This chapter is all about the really cool things you can do with Mono: how to create finished source code distributions, how to use the latest development features, and how to integrate Mono with other computing environments.
If you intend to use Mono seriously, you’ll need to know how to give a professional finish to your application code. The labs on cross-platform compatibility and creating source code distributions with autoconf and automake programs will help. If you’re following Mono’s development, or plan to get involved, you’ll find the labs on using CVS Mono and new features like generics useful. Lastly, you’ll likely want to integrate Mono into the rest of your computing world. This chapter covers how to use BASIC in Mono, and how to get Java and Mono interoperating smoothly.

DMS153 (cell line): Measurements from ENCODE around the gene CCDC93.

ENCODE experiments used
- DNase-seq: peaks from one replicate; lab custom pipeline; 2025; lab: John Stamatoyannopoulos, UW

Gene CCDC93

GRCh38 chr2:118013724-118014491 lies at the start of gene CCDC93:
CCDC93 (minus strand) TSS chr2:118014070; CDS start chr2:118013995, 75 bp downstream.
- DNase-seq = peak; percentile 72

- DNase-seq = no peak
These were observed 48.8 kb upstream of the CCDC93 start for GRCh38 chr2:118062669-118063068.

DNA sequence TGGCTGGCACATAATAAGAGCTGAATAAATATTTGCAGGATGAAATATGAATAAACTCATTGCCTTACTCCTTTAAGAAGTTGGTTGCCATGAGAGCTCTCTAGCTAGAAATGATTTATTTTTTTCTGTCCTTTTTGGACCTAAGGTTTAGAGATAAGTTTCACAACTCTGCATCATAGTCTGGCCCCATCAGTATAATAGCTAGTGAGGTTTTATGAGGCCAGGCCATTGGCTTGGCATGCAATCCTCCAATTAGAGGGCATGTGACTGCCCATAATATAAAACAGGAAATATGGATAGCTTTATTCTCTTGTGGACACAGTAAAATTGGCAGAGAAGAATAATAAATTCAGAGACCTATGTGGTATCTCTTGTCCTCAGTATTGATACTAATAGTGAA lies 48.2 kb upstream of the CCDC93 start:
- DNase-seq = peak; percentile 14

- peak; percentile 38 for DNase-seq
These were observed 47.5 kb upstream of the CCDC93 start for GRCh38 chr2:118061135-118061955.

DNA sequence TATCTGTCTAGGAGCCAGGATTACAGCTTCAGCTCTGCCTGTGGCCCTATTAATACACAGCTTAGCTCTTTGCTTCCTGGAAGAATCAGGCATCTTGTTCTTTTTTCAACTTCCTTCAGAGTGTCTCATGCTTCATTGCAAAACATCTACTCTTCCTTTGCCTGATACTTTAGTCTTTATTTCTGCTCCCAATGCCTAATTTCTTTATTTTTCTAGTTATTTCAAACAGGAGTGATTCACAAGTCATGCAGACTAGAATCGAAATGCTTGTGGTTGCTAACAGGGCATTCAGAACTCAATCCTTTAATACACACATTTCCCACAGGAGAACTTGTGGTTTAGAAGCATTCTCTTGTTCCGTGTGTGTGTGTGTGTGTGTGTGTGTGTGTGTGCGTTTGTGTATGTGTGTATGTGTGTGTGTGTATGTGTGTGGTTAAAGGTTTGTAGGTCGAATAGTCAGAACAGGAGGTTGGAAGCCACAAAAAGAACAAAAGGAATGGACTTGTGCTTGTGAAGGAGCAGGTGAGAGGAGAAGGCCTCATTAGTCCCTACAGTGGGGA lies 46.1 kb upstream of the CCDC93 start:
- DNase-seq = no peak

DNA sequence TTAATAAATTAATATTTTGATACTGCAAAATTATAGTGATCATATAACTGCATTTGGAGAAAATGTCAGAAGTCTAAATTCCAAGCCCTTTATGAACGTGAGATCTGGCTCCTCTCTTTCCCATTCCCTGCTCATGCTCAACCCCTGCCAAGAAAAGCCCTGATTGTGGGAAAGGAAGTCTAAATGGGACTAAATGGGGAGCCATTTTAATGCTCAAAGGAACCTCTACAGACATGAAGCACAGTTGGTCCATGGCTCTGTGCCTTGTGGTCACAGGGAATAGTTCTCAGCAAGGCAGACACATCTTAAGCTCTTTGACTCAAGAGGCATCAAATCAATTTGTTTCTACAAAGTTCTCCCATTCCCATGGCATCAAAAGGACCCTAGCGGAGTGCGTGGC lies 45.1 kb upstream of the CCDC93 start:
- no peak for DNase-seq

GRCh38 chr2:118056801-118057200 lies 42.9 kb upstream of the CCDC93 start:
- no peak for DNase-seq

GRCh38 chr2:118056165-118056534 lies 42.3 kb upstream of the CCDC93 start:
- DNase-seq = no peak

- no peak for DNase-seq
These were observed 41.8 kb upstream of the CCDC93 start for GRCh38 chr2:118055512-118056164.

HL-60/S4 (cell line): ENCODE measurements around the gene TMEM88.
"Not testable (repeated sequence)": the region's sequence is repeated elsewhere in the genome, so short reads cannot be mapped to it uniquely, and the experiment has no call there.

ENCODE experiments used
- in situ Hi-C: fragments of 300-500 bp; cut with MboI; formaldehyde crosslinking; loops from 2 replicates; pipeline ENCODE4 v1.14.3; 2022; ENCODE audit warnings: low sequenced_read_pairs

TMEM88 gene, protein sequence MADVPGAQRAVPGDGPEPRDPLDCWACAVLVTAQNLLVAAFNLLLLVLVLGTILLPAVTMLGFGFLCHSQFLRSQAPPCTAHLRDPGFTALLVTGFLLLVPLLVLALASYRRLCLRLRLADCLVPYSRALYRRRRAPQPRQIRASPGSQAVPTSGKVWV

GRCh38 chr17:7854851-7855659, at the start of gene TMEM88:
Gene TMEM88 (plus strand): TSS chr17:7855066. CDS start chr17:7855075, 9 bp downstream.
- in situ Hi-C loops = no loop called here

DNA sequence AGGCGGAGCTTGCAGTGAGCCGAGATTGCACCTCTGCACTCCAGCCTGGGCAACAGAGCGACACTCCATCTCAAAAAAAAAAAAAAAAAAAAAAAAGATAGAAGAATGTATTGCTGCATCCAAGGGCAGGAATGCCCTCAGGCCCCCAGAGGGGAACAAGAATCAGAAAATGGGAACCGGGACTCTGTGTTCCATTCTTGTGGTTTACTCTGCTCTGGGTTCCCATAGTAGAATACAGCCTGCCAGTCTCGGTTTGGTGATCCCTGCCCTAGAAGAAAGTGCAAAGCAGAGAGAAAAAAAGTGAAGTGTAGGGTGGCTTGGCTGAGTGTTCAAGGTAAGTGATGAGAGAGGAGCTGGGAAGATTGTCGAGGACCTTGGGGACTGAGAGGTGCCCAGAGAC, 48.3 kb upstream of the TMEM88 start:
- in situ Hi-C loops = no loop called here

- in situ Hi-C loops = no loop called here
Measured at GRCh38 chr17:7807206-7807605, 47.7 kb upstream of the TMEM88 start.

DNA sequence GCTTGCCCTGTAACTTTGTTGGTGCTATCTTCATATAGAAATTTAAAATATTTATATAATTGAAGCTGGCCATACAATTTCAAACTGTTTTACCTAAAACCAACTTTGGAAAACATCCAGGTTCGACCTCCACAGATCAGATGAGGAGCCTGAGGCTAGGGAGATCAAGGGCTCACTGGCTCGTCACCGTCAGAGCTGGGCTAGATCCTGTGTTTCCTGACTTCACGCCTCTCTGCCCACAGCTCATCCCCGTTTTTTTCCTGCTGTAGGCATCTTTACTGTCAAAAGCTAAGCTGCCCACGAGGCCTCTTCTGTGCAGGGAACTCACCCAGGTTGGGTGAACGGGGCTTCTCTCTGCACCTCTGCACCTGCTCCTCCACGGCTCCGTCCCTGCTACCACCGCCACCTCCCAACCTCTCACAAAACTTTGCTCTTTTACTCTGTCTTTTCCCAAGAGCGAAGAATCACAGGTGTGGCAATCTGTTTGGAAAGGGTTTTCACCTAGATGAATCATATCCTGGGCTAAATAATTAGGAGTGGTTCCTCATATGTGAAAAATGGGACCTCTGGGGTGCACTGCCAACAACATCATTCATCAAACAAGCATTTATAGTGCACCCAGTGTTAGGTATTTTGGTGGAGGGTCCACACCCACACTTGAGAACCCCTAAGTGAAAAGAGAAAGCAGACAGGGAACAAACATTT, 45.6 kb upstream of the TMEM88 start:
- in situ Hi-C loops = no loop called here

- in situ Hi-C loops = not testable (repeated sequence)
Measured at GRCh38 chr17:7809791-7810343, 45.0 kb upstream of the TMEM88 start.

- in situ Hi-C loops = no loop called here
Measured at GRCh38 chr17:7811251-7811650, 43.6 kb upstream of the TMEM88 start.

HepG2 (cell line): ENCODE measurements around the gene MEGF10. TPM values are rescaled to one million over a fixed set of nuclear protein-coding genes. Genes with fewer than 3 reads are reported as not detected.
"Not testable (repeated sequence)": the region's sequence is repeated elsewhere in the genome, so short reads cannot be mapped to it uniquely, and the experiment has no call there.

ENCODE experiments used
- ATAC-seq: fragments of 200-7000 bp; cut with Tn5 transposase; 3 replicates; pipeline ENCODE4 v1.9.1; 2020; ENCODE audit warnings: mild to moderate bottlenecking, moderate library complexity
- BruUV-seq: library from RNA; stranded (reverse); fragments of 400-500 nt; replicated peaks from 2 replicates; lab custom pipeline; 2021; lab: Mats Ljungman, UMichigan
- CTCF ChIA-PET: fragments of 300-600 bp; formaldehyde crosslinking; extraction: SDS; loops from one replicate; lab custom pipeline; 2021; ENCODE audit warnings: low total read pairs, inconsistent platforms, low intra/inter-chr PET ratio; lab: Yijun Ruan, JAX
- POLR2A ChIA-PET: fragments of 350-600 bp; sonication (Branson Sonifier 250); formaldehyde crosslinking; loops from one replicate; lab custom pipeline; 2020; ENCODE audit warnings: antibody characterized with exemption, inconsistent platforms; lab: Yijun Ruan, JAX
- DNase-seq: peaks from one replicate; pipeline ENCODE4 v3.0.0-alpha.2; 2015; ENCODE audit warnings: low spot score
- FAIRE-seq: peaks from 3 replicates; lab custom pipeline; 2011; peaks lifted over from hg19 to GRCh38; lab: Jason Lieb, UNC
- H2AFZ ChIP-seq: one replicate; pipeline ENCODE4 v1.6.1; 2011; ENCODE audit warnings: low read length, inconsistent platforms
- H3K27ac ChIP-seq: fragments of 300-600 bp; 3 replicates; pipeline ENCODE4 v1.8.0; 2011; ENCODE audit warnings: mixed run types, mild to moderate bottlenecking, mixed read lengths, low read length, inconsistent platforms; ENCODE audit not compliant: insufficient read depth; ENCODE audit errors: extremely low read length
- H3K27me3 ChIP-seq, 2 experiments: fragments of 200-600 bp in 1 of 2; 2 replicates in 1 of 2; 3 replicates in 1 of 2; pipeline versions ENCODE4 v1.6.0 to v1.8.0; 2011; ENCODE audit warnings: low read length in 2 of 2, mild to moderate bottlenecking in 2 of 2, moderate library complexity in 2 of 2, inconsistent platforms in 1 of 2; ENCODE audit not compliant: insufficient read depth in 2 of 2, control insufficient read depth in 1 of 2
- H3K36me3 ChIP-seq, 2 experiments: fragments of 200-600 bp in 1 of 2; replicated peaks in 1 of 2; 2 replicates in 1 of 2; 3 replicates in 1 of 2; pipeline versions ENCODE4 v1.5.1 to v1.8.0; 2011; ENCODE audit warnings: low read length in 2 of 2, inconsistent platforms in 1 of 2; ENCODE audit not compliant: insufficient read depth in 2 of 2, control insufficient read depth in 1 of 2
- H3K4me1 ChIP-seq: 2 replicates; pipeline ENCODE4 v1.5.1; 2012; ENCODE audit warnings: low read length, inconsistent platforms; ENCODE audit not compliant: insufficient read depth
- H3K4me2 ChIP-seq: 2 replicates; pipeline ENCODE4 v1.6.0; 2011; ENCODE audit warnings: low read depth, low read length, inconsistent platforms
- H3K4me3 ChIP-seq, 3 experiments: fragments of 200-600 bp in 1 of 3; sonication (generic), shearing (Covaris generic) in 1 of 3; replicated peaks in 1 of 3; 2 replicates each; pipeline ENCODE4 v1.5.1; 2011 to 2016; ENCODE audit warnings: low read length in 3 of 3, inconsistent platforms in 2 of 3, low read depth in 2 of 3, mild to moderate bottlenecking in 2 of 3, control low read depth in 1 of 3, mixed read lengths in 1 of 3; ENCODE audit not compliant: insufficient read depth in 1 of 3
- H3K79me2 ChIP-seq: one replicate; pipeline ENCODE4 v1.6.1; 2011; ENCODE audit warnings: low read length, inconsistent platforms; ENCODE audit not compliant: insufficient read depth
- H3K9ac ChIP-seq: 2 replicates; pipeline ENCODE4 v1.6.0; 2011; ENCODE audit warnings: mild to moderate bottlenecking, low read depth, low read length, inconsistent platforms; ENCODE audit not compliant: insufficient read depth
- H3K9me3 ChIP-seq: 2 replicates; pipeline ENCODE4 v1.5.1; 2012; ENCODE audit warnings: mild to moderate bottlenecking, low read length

If you’ve ever downloaded source code to an open source project, it’s likely you’ve used GNU autoconf and automake. These tools are responsible for generating the familiar configure script, run before building the software to gather information about your system, and the makefiles that control the software build. These “autotools” have been developed over time to enable trouble-free building of programs on practically any Unix-like system. This includes of course, Mac OS X and Windows-Cygwin (see Section 1.4) as well as Linux.
Love `em or hate `em, GNU autoconf and automake bring predictability and portability to your projects ...